In 1950 a 21-member citizens advisory committee was appointed to study and make recommendations for the Stevens Point school system. Goals for Industrial Expansion had focused attention on buildings that were antiquated and poorly maintained. The factual material collected and the scope of the public information were impressive and resulted in the beginning of a long-term building program including four new elementary schools, improved or new junior high schools and expansion of the high school.

By 1962, when Leaguers did a survey of schools as a requirement of the provisional status "Know Your Town" study, the two oldest elementary building had been replaced with new facilities –Jefferson in 1956 and McKinley in 1958. Another school, Washington, in the northeast area of the city, was in the planning stage.

School Board membership had been cut from eighteen (18) to nine (9) members to be elected at large—six from the city; one from Park Ridge or the towns of Dewey, Hull and Sharon; one from the villages of Whiting or Plover or town of Plover; one from the village of Junction City or towns of Sharon, Carson, Eau Pleine and Linwood.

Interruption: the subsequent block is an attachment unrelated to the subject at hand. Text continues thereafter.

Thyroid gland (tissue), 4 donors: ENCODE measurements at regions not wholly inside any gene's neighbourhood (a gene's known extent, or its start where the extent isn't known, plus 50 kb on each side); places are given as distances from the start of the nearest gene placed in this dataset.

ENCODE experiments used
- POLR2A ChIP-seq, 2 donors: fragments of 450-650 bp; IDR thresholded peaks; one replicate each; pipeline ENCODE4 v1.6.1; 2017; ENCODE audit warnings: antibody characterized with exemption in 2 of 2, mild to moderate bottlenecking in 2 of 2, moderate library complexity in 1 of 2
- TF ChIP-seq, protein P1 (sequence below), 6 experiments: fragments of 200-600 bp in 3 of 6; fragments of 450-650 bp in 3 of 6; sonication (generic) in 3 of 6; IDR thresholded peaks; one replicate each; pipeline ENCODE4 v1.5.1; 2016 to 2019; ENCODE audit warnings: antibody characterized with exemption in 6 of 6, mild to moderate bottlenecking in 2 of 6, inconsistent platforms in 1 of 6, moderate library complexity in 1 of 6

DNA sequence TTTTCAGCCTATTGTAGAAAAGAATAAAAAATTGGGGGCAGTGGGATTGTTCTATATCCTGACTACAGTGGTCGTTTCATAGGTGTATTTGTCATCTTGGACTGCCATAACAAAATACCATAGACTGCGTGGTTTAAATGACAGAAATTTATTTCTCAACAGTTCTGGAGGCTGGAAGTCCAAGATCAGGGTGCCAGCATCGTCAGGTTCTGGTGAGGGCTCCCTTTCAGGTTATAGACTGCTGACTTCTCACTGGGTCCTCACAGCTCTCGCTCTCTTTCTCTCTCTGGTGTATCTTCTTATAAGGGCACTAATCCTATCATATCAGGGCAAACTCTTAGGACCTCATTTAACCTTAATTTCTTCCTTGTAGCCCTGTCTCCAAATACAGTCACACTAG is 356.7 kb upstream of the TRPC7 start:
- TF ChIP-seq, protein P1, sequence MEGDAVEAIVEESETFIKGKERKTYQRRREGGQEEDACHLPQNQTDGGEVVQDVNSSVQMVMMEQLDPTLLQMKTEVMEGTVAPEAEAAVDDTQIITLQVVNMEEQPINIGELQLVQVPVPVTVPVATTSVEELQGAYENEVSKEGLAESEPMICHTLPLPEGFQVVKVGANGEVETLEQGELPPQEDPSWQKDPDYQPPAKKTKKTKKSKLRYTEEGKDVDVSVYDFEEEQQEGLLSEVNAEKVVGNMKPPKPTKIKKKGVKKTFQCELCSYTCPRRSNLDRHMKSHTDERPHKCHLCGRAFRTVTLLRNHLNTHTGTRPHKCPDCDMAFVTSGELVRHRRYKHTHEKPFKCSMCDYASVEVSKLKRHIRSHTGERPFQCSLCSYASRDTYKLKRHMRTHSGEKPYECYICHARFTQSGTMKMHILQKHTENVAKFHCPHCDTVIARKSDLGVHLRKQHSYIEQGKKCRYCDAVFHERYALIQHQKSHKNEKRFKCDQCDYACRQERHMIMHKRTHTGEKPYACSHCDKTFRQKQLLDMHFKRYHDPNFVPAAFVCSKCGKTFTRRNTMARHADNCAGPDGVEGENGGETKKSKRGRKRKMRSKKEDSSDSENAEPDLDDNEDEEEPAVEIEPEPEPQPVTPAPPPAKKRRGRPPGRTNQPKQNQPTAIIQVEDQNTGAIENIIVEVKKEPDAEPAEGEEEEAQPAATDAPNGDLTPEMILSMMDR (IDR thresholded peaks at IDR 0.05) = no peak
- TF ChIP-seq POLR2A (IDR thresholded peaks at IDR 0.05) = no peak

The first local study, adopted in 1963, was a thorough study of the public school systems. It focused on the types of districts allowed under Wisconsin statutes, operation of the local school board, district administrative and teaching staffs, salaries, enrollment and attendance. The study was continued in 1964 with emphasis on curriculum.

All schools in the district operated on a K-8-4 plan. Consolidation brought into the district McDill, Roosevelt and Kennedy buildings along with seven smaller building of which five were phased out. The number of school-age children in the district increased from 5047 in 1961 to 9104 in 1963. Of the latter number, 4269 or 47% attended public schools.